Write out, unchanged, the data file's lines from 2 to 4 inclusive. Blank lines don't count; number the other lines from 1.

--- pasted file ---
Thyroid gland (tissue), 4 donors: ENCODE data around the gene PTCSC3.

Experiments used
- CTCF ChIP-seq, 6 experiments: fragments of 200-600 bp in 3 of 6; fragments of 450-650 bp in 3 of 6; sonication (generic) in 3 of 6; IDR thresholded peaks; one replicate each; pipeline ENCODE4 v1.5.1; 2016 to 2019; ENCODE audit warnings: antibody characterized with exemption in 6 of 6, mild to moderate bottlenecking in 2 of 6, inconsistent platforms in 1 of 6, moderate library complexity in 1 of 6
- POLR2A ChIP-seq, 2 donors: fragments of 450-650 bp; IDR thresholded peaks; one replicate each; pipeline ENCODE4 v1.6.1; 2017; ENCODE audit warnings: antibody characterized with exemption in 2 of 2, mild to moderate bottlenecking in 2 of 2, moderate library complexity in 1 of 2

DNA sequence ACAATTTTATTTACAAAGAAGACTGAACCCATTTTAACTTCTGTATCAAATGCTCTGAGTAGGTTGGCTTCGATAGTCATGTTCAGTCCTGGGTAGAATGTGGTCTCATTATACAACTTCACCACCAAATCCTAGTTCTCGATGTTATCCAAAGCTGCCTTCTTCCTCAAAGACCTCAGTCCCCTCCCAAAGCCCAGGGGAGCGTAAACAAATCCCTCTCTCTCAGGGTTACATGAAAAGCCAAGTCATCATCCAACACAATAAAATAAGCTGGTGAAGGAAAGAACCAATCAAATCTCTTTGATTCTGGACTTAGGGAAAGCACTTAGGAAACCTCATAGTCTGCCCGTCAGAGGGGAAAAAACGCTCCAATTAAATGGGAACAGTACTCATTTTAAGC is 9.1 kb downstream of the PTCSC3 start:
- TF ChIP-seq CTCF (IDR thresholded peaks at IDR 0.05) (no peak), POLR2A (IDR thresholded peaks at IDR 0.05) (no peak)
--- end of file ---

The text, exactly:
Experiments used
- CTCF ChIP-seq, 6 experiments: fragments of 200-600 bp in 3 of 6; fragments of 450-650 bp in 3 of 6; sonication (generic) in 3 of 6; IDR thresholded peaks; one replicate each; pipeline ENCODE4 v1.5.1; 2016 to 2019; ENCODE audit warnings: antibody characterized with exemption in 6 of 6, mild to moderate bottlenecking in 2 of 6, inconsistent platforms in 1 of 6, moderate library complexity in 1 of 6
- POLR2A ChIP-seq, 2 donors: fragments of 450-650 bp; IDR thresholded peaks; one replicate each; pipeline ENCODE4 v1.6.1; 2017; ENCODE audit warnings: antibody characterized with exemption in 2 of 2, mild to moderate bottlenecking in 2 of 2, moderate library complexity in 1 of 2